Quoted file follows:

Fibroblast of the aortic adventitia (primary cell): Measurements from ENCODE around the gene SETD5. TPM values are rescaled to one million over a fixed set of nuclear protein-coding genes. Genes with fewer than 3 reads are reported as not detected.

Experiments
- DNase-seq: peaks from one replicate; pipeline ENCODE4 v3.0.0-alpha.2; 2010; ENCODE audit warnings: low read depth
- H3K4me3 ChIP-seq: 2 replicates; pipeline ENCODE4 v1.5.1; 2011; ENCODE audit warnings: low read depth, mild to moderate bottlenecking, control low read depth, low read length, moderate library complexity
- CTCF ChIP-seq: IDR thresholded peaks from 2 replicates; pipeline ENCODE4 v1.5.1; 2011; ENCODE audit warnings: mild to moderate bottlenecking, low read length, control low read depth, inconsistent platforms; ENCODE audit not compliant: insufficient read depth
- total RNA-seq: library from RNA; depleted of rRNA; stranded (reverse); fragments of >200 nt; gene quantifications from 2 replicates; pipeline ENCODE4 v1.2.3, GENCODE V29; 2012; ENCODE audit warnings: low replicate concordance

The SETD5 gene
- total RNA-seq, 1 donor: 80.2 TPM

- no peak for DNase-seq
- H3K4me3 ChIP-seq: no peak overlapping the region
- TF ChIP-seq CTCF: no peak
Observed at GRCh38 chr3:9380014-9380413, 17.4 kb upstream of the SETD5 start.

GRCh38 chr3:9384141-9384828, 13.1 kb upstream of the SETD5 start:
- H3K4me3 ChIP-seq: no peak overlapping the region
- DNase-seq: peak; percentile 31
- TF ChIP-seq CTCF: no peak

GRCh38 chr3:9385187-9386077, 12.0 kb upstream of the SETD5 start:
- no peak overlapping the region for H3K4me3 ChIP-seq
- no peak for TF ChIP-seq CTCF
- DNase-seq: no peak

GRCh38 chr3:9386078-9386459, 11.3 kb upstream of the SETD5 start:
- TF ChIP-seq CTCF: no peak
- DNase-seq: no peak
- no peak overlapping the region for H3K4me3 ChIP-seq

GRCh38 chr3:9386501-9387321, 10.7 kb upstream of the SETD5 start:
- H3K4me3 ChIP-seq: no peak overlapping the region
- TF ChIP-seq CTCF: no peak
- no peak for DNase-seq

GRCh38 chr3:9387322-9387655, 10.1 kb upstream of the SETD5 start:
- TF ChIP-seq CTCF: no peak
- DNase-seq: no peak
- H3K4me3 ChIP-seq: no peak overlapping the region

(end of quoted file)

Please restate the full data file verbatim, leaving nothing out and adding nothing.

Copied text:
Fibroblast of the aortic adventitia (primary cell): Measurements from ENCODE around the gene SETD5. TPM values are rescaled to one million over a fixed set of nuclear protein-coding genes. Genes with fewer than 3 reads are reported as not detected.

Experiments
- DNase-seq: peaks from one replicate; pipeline ENCODE4 v3.0.0-alpha.2; 2010; ENCODE audit warnings: low read depth
- H3K4me3 ChIP-seq: 2 replicates; pipeline ENCODE4 v1.5.1; 2011; ENCODE audit warnings: low read depth, mild to moderate bottlenecking, control low read depth, low read length, moderate library complexity
- CTCF ChIP-seq: IDR thresholded peaks from 2 replicates; pipeline ENCODE4 v1.5.1; 2011; ENCODE audit warnings: mild to moderate bottlenecking, low read length, control low read depth, inconsistent platforms; ENCODE audit not compliant: insufficient read depth
- total RNA-seq: library from RNA; depleted of rRNA; stranded (reverse); fragments of >200 nt; gene quantifications from 2 replicates; pipeline ENCODE4 v1.2.3, GENCODE V29; 2012; ENCODE audit warnings: low replicate concordance

The SETD5 gene
- total RNA-seq, 1 donor: 80.2 TPM

- no peak for DNase-seq
- H3K4me3 ChIP-seq: no peak overlapping the region
- TF ChIP-seq CTCF: no peak
Observed at GRCh38 chr3:9380014-9380413, 17.4 kb upstream of the SETD5 start.

GRCh38 chr3:9384141-9384828, 13.1 kb upstream of the SETD5 start:
- H3K4me3 ChIP-seq: no peak overlapping the region
- DNase-seq: peak; percentile 31
- TF ChIP-seq CTCF: no peak

GRCh38 chr3:9385187-9386077, 12.0 kb upstream of the SETD5 start:
- no peak overlapping the region for H3K4me3 ChIP-seq
- no peak for TF ChIP-seq CTCF
- DNase-seq: no peak

GRCh38 chr3:9386078-9386459, 11.3 kb upstream of the SETD5 start:
- TF ChIP-seq CTCF: no peak
- DNase-seq: no peak
- no peak overlapping the region for H3K4me3 ChIP-seq

GRCh38 chr3:9386501-9387321, 10.7 kb upstream of the SETD5 start:
- H3K4me3 ChIP-seq: no peak overlapping the region
- TF ChIP-seq CTCF: no peak
- no peak for DNase-seq

GRCh38 chr3:9387322-9387655, 10.1 kb upstream of the SETD5 start:
- TF ChIP-seq CTCF: no peak
- DNase-seq: no peak
- H3K4me3 ChIP-seq: no peak overlapping the region